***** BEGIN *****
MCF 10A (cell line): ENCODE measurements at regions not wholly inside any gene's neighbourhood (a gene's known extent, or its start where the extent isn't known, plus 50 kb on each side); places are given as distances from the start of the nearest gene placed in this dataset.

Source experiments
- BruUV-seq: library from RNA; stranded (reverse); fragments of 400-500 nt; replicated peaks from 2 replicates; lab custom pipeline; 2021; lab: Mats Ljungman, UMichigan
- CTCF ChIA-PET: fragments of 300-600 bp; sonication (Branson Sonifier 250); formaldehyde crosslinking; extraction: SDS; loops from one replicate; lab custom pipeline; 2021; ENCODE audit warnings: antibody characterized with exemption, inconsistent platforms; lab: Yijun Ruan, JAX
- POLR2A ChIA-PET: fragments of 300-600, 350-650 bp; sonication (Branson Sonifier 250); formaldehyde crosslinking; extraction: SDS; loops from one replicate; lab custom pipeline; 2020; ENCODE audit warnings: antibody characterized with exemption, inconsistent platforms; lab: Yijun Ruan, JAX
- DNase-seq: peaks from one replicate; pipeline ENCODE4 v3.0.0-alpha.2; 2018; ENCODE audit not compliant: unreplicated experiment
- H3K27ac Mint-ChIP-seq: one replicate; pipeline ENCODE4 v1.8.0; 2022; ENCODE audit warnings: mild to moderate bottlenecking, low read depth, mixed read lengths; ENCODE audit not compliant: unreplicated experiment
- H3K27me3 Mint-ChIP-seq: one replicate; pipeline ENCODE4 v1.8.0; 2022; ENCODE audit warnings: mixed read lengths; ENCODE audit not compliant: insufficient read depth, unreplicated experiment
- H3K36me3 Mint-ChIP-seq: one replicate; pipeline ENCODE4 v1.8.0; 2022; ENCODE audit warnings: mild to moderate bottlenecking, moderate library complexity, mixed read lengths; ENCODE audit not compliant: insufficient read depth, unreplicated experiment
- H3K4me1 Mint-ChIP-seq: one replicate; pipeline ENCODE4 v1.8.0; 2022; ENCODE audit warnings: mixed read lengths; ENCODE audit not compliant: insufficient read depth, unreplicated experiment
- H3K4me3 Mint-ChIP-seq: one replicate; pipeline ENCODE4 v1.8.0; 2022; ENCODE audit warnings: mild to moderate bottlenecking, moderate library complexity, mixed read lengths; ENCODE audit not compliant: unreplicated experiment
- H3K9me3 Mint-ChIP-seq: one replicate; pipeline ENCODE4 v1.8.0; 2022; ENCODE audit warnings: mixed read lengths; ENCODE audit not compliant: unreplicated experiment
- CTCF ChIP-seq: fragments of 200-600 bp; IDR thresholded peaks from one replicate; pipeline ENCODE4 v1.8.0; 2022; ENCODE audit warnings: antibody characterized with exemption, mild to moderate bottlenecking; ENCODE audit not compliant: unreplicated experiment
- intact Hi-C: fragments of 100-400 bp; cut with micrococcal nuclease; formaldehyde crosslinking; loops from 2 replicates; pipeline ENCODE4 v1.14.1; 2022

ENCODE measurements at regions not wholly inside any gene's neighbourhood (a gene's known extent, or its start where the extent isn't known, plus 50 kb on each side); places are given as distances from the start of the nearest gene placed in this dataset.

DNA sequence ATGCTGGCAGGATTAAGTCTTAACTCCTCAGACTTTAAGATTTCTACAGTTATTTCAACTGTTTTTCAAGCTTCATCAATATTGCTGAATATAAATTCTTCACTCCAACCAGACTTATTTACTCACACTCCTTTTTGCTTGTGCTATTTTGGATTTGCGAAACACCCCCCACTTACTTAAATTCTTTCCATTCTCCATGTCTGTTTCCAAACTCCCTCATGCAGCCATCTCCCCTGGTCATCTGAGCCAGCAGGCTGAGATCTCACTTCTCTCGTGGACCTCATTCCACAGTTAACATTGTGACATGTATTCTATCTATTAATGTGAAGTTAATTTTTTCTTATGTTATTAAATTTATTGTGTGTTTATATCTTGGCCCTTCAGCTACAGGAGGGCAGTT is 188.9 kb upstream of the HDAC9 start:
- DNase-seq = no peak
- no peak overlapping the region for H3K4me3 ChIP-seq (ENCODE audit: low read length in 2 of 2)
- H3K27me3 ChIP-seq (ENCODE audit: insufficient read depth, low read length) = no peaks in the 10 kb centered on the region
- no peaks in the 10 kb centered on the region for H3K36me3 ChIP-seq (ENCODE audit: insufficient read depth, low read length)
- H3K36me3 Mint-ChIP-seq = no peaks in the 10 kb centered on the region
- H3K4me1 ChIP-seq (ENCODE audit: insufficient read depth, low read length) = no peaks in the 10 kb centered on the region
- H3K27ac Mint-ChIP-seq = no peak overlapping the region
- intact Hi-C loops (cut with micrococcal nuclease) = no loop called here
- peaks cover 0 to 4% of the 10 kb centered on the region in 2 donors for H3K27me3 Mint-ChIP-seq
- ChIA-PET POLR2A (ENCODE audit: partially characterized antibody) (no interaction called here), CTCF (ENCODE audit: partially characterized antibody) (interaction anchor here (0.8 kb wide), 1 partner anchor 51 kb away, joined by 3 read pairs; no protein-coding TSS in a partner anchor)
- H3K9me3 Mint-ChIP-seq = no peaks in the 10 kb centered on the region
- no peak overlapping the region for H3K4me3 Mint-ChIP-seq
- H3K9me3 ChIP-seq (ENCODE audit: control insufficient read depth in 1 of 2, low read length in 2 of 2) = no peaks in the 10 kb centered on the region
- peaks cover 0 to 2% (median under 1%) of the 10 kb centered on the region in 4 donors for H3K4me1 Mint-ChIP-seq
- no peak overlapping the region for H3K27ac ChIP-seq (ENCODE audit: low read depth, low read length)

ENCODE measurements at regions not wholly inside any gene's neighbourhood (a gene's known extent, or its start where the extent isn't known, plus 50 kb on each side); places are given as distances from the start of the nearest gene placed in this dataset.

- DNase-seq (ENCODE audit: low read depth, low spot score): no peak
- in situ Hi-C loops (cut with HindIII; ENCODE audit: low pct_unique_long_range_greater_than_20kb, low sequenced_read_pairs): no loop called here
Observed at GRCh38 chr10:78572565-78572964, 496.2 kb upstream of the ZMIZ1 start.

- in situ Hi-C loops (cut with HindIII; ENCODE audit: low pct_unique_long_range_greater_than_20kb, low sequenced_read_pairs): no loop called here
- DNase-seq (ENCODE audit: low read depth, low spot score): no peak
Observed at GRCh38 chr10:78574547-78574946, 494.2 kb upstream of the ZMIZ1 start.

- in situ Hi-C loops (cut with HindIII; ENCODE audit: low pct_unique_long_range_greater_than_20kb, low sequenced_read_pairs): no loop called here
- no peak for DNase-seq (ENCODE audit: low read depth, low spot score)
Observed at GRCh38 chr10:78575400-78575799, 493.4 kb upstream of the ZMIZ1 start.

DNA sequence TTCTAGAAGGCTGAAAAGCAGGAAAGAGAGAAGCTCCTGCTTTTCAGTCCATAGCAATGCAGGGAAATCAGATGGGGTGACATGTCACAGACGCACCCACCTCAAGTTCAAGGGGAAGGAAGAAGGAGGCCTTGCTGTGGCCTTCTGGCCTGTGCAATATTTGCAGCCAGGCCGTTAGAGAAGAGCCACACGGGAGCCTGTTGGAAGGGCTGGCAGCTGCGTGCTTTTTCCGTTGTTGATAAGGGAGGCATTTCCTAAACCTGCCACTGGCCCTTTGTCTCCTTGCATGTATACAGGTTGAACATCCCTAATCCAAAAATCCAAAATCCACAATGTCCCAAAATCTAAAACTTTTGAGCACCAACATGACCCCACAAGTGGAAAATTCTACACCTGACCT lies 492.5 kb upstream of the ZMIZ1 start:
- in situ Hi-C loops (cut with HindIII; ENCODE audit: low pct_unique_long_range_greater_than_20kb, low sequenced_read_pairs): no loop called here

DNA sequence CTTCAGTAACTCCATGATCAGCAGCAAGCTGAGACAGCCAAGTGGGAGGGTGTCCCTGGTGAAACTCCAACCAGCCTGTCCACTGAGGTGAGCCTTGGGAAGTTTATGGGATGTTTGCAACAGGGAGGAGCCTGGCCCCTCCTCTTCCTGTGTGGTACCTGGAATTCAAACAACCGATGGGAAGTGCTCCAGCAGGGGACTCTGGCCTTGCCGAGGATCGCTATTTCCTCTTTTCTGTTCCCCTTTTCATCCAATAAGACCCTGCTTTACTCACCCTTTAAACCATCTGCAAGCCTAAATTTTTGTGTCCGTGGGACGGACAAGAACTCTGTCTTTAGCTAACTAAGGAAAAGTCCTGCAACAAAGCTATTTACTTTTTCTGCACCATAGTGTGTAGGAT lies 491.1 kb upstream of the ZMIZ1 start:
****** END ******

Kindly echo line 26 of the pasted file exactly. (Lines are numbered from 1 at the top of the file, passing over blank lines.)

- ChIA-PET POLR2A (ENCODE audit: partially characterized antibody) (no interaction called here), CTCF (ENCODE audit: partially characterized antibody) (interaction anchor here (0.8 kb wide), 1 partner anchor 51 kb away, joined by 3 read pairs; no protein-coding TSS in a partner anchor)